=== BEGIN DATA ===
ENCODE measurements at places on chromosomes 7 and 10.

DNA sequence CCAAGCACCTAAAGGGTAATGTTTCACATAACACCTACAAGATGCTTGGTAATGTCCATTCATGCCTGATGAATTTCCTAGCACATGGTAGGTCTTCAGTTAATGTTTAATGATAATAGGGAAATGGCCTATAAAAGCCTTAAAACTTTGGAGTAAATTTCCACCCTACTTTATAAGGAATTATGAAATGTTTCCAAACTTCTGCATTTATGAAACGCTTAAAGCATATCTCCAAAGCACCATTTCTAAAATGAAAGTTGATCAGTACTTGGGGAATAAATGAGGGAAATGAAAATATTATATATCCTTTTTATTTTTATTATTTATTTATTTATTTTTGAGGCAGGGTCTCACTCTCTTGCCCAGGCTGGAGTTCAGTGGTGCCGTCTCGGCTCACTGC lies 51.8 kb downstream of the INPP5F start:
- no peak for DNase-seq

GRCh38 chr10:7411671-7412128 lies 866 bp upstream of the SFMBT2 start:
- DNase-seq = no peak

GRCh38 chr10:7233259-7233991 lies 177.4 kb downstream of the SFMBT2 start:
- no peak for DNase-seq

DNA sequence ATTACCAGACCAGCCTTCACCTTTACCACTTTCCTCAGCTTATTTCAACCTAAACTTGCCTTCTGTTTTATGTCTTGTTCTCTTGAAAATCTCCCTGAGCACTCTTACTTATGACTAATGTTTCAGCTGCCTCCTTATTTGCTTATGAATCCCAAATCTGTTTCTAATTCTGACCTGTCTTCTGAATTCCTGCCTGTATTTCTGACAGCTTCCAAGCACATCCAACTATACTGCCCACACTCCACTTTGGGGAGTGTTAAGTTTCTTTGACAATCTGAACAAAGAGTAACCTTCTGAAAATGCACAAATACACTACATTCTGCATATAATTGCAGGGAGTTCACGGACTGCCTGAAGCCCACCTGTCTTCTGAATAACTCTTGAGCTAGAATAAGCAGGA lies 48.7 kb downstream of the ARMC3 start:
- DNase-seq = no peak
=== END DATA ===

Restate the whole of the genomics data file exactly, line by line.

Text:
ENCODE measurements at places on chromosomes 7 and 10.

DNA sequence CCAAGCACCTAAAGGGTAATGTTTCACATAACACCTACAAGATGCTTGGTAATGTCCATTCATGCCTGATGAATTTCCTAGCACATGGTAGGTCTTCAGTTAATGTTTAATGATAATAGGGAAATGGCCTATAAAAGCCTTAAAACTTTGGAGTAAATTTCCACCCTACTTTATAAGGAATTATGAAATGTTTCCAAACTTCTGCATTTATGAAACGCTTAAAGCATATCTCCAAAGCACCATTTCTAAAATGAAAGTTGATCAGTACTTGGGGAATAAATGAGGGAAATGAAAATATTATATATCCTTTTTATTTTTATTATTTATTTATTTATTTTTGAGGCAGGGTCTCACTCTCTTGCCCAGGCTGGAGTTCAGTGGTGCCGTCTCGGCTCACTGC lies 51.8 kb downstream of the INPP5F start:
- no peak for DNase-seq

GRCh38 chr10:7411671-7412128 lies 866 bp upstream of the SFMBT2 start:
- DNase-seq = no peak

GRCh38 chr10:7233259-7233991 lies 177.4 kb downstream of the SFMBT2 start:
- no peak for DNase-seq

DNA sequence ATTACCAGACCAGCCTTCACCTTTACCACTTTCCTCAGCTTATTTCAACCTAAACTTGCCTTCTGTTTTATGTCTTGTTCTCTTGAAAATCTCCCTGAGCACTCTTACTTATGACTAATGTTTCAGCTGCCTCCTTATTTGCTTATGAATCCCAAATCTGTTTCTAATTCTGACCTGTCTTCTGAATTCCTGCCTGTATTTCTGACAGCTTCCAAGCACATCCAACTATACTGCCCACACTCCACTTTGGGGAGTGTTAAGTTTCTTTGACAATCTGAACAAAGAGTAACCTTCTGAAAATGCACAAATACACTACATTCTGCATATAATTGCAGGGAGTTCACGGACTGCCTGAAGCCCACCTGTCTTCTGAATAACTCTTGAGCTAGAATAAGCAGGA lies 48.7 kb downstream of the ARMC3 start:
- DNase-seq = no peak